What is a cat D car?

What Is a Cat D Car?

You may have seen this term when looking for second-hand cars to buy, or you may even have heard your own car described in this way following an accident. Basically, Cat D is a designation that may be applied following an insurance write-off, but what exactly is a Cat D car, and what does this mean for you and your vehicle? Read on and learn more about this category of vehicle.

Understanding write-off categories

The words "insurance write-off" don't exactly fill anyone with confidence. This phrasing conjures images of completely wrecked vehicles or bashed-up cars that barely even resemble their former selves. In fact, this is not true in many cases — or even in most cases.

An insurance write-off basically means that the damage to the vehicle is not worth repairing — i.e., the repair job is going to cost more than the car is worth. You might be surprised by how much repairs can cost, and even relatively minor bumps and scrapes may result in a write-off in some cases.

This is why there is a category system in place. There are four of these categories in total, and each one designates a specific level of damage severity — as a write-off isn't necessarily the end of a car's life, these designations are very important indeed.

  • Cat A is the most severe category, and this means severe structural damage that cannot be repaired. This car is only going one place — the scrapyard.
  • Cat B is the second most severe category, with severe structural damage that cannot be repaired, although some of the parts may be suitable for use in other vehicles.
  • Cat C used to be the third most severe category (more on this below). This meant structural damage had occurred, but the damage was repairable, and the car would still be roadworthy after these repairs are carried out.
  • Cat D used to be the least severe category, with no damage to the structure of the car — all other damage could be repaired to make the car roadworthy again.

Since 2017, Cat C and Cat D have been replaced with Cat S and Cat N, respectively. This change was made to highlight the clear difference between a car that is safe to be repaired and returned to the road, and a car that is not.

So, Cat C is now Cat S — structural damage has occurred but can be repaired.

And Cat D is now Cat N — all damage is non-structural and can also be repaired.

To eliminate all confusion, once and for all, just remember this:

  • Cat S stands for Structural damage.
  • Cat N stands for Non-structural damage.
  • Cat C and Cat S are the same thing.
  • Cat D and Cat N are the same thing, too.

What Cat D means for your car

If your car is designated as Cat D or Cat N, what does this mean — specifically, what happens next?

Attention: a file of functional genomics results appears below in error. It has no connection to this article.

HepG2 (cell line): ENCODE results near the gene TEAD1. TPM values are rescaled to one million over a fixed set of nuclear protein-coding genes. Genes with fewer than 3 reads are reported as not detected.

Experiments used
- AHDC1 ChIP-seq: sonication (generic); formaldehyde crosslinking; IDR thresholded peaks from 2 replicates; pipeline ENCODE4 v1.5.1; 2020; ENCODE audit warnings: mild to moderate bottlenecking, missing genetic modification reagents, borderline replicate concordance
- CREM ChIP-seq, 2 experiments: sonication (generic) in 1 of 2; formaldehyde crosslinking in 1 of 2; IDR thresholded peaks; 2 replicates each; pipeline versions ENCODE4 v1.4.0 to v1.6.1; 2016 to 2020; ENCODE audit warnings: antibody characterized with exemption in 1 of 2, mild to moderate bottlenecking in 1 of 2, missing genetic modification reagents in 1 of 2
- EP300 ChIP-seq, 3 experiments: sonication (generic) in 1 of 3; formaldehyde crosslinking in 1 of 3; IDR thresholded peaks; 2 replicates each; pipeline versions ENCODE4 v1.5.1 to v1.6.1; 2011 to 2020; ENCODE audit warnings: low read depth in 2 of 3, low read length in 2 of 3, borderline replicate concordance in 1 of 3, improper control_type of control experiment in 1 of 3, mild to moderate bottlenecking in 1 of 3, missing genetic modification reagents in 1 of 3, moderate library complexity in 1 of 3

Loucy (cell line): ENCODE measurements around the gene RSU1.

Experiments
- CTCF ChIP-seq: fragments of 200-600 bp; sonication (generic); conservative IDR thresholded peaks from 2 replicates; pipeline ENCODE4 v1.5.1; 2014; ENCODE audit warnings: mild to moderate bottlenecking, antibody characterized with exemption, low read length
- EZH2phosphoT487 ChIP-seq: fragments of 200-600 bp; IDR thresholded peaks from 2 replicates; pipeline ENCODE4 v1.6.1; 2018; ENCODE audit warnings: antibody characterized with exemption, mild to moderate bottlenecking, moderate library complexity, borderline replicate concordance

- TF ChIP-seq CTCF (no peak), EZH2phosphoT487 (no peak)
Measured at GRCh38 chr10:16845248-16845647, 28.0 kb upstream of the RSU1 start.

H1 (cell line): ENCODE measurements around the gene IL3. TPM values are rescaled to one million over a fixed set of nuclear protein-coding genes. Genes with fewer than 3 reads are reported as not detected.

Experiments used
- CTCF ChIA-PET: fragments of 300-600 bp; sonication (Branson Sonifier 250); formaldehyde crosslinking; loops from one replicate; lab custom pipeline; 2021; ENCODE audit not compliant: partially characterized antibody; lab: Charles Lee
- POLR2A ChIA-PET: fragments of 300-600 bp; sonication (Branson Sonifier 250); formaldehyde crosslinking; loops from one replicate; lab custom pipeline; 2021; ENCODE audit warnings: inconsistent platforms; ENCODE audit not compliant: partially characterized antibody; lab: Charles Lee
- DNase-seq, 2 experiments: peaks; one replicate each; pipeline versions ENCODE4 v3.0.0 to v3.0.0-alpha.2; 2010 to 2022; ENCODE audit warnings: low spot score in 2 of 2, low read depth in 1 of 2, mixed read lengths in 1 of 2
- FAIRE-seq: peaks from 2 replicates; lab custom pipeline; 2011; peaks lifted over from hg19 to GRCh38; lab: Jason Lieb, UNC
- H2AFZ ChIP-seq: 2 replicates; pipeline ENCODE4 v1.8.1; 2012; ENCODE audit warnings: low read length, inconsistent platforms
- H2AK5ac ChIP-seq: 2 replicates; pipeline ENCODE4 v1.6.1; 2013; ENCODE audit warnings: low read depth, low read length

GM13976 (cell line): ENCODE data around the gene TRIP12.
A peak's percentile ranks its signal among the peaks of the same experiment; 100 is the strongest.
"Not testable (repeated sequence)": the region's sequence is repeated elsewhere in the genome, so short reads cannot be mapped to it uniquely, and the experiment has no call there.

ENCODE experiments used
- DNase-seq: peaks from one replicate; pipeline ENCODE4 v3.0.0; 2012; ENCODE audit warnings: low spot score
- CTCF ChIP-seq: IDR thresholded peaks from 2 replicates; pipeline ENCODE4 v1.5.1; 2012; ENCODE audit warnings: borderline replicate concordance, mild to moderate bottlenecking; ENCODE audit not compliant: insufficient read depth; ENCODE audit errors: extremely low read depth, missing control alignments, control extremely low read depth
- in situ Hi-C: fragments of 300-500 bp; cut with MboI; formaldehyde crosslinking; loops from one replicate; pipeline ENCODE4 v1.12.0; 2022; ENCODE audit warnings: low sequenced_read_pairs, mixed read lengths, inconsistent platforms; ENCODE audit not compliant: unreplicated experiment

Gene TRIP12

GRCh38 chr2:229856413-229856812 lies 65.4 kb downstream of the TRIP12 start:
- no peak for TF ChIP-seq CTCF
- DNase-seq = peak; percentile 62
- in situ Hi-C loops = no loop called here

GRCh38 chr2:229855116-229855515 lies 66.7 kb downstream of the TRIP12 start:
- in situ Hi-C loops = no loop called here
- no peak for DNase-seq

For a car you already own, you probably want to know whether you can get back on the road or not. Well, the good news is — you can. The slightly-less-good news is that you will need to make sure all repairs are carried out to a satisfactory standard and that the car is passed as roadworthy.

As we've discussed above, these repairs can be expensive. Remember, the vehicle is still a write-off even if it is only Cat D, and so the insurance provider has decided that the cost of the repair is simply not worth it. Bear this in mind when you are deciding what to do with your Cat D car.

For car buyers, it's a little different. The seller will have to advertise their car as Cat D or Cat N, so you will know immediately what you are getting. In many cases, the seller will already have carried out the repairs ahead of the sale — so you'll need to check that these repairs are up to standard.

In other cases, the seller may expect the buyer to carry out the repairs themselves — the seller should need to make this known upfront. While this can be a good way to find a car cheaply, you'll still have to complete those repairs. Again, this can be pricey. Just because the damage is non-structural does not necessarily mean it is only cosmetic, and you'll need to make sure the car is passed as roadworthy before you can drive it.

If you do decide to buy a Cat D or Cat N vehicle, you can consider going through a dealer rather than a private seller. This may give you more protection in the event that there are any problems with the vehicle or with the transaction.

Insuring a Cat D car

Can you still get insurance if your car is Cat D? Yes!

Is it as easy as getting insurance for a standard car with no history of serious damage? Not in all cases.

But let's focus on the positives. Some insurance providers do have policies that include Cat D or Cat N cars, alongside other classifications of vehicle, so you certainly do have options. You just need to bear in mind the risk involved — as there is a greater perceived risk for the insurance provider when they deal with a Cat D vehicle, you can expect your premiums to be a little bit higher.

Also, the pesky question of roadworthiness rears its head again. Your insurance provider may want to make totally sure that the vehicle has been adequately prepared and is safe for use on the road. It's possible that the provider will need to check the vehicle to ensure this, and they may require further repairs before coverage is granted.

A few final tips...

Do you have a car that has suffered non-structural damage and been written off? Are you looking to buy a vehicle that has been designated as Cat D or Cat N? You're going to need insurance.

Urban Jungle is not a financial advisor and information in this article should not be taken as advice or recommendation.